Wednesday, October 6, 2010

Something Old, Nothing New


Bad blogger....bad, bad blogger.


I woke up this morning to this message from my sister: "I awake and the mess looks as though it grew overnight!! Why do I have SO MUCH STUFF?" Oh the paradox of first world youth, smothered by the stuff we own and our sentimental attachement to it. I understand her sentiments and predicament exactly.

I really like clothes. Example: a month or so ago we had a federal election here and I now own a a dress that will forever be labelled as 'election day 2010 dress'. See, I get kinda excited about elections. I think they're very important and I think young people should get excited about them. I was really looking forward to this election (spirit only slightly dampened by the pathetic effort of both partys' throughout the campaign) and one day I was shopping and just happened across a dress that seemed to scream, or at least softly point out, "Hey. You know, I'm the kind of dress you could change your country while wearing...why don't you pick me?" It didn't take much to sway me, the dress being such a sweet talker and all, and that's how I ended up purchasing a dress to wear specifically to vote in.

I've worn the dress many other times since, and I really, really like it even when I'm not electing a prime minister, but after telling the story to a couple of friends and receiving mixed reactions I began to wonder if my attachment to clothes is a bit out of control. "You bought a vote in?" they would ask, pitying head shaking ensuing. My concern was only amplified when yesterday I decided to begin a bit of a spring clean in preparation of moving in a few weeks. And discovered that I own a phenomenal number of tshirts. Even though I don't really wear tshirts...

So, this month I'm taking part in Buy Nothing New Month, an initiative of the Salvos in Australia where people can pledge to buy nothing new throughout the whole of October. No clothes, no appliances, shoes, stationery, books, dvds. Nothing. Given that I live on a reasonably tight budget, this shouldn't stretch me too much. I've gone months before without buying anything (unemployment puts a dampener on shopping like nothing else) but it's different now. Now I'm making the choice not to purchase instead of being fiscally unable. And I think it's an important choice for me. I'm also going to continue my little spring clean and lighten my load a little bit.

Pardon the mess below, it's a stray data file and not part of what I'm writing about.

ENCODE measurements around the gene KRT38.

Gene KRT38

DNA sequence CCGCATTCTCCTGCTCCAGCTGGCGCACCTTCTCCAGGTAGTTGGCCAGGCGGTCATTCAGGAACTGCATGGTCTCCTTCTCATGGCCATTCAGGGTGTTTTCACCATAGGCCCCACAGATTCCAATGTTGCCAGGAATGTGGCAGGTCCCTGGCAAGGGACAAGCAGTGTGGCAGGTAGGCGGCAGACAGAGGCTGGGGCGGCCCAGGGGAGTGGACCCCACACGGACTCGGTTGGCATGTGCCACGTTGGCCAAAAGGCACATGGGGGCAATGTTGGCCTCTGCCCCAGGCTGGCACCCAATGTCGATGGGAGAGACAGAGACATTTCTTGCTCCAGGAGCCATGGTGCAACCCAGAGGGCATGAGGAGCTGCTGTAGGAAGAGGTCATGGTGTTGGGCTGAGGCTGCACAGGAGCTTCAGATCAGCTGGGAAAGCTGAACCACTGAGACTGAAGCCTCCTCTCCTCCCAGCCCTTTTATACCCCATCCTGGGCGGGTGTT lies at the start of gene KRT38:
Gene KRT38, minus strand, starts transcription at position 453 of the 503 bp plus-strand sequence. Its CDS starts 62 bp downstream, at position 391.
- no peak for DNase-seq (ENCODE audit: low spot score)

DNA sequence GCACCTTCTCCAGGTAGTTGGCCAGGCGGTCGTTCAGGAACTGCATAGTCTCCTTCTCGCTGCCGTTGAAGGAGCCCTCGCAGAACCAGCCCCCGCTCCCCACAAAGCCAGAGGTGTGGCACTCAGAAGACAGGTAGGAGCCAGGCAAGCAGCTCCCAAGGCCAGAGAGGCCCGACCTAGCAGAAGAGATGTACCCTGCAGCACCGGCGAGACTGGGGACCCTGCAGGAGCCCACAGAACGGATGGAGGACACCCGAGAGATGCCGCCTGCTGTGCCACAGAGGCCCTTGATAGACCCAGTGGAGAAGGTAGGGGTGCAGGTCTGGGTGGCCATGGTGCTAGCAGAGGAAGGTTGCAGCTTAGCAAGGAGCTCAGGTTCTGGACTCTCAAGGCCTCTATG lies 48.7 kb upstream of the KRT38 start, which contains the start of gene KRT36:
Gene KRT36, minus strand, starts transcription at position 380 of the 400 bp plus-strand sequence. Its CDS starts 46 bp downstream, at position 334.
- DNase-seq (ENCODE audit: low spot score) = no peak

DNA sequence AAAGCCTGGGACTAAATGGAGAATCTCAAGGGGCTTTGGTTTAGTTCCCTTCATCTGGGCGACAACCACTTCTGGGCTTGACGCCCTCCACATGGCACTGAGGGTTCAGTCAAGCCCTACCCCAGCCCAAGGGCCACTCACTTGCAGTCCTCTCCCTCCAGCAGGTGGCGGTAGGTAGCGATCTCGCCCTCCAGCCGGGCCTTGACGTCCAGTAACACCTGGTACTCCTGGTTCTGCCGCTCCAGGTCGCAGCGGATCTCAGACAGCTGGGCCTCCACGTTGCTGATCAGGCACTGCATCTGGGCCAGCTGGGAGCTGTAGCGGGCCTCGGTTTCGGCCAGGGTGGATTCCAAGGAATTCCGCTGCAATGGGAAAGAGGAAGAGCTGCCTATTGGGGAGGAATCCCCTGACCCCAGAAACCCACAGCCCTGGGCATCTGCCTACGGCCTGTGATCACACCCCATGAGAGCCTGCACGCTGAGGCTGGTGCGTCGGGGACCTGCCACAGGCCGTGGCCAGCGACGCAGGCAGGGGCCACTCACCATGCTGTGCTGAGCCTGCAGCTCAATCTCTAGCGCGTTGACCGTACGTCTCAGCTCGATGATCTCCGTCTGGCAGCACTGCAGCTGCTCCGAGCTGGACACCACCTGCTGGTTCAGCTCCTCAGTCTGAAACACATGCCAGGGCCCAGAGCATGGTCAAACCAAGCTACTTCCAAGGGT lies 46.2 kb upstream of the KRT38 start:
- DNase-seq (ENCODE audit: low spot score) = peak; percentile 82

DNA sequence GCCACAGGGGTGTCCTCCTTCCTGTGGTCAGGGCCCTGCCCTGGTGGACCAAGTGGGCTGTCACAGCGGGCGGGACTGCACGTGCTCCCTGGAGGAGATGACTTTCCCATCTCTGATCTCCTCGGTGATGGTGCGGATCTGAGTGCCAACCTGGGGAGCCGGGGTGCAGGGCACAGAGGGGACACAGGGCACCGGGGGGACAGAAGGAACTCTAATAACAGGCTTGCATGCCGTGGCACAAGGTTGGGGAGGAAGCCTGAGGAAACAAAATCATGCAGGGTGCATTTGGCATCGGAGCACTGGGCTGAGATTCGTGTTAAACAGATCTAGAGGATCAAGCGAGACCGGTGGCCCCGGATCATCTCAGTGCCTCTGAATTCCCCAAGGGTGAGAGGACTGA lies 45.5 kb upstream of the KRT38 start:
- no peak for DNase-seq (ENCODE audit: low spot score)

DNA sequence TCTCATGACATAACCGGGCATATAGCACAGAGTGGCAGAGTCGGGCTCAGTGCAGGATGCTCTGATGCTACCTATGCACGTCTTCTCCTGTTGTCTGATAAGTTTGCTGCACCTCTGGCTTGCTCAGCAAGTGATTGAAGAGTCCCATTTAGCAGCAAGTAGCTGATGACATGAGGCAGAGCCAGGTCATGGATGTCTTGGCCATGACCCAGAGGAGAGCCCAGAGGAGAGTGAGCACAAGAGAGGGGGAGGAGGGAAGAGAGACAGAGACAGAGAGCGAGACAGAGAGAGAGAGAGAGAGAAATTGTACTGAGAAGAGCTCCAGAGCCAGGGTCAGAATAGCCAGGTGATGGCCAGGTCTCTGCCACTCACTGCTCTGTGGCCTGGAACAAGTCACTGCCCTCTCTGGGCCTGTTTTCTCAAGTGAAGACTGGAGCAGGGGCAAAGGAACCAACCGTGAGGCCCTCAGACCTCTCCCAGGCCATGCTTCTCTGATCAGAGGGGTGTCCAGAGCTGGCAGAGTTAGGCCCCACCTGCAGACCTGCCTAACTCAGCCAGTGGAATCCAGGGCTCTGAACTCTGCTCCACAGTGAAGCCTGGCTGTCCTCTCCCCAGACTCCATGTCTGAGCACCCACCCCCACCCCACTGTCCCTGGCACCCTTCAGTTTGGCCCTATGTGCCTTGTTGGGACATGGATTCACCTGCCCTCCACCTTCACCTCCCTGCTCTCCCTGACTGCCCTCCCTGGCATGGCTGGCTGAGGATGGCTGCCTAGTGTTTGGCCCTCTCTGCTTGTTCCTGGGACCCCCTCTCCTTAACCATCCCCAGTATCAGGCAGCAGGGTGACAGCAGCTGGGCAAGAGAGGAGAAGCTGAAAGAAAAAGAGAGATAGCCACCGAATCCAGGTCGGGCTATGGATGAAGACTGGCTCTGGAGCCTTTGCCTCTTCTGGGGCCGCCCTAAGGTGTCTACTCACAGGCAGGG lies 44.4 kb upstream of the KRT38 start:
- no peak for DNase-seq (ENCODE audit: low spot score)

You can participate in Buy Nothing New Month simply by heading to the Salvo's site and taking a look at the rules. You're allowed to buy second hand/recycled/vintage items, though I don't think I will be in aid of the de-cluttering purpose of my month. Do share if you decide to join in!
Oh. Ps. Tonight I'm going to Women of Letters where a number of my personal female icons will be. Pre-October I bought a new dress to wear to it. I'm really excited.

Monday, June 21, 2010

Artist of the Week: Abbey McCulloch

It's rare for me to find art that I know I would purchase if I had the funds, mostly because I'm picky and can never make up my mind about small details. Abbey McCulloch's work, however, is an instant definite on my 'if only I had won the lottery' list.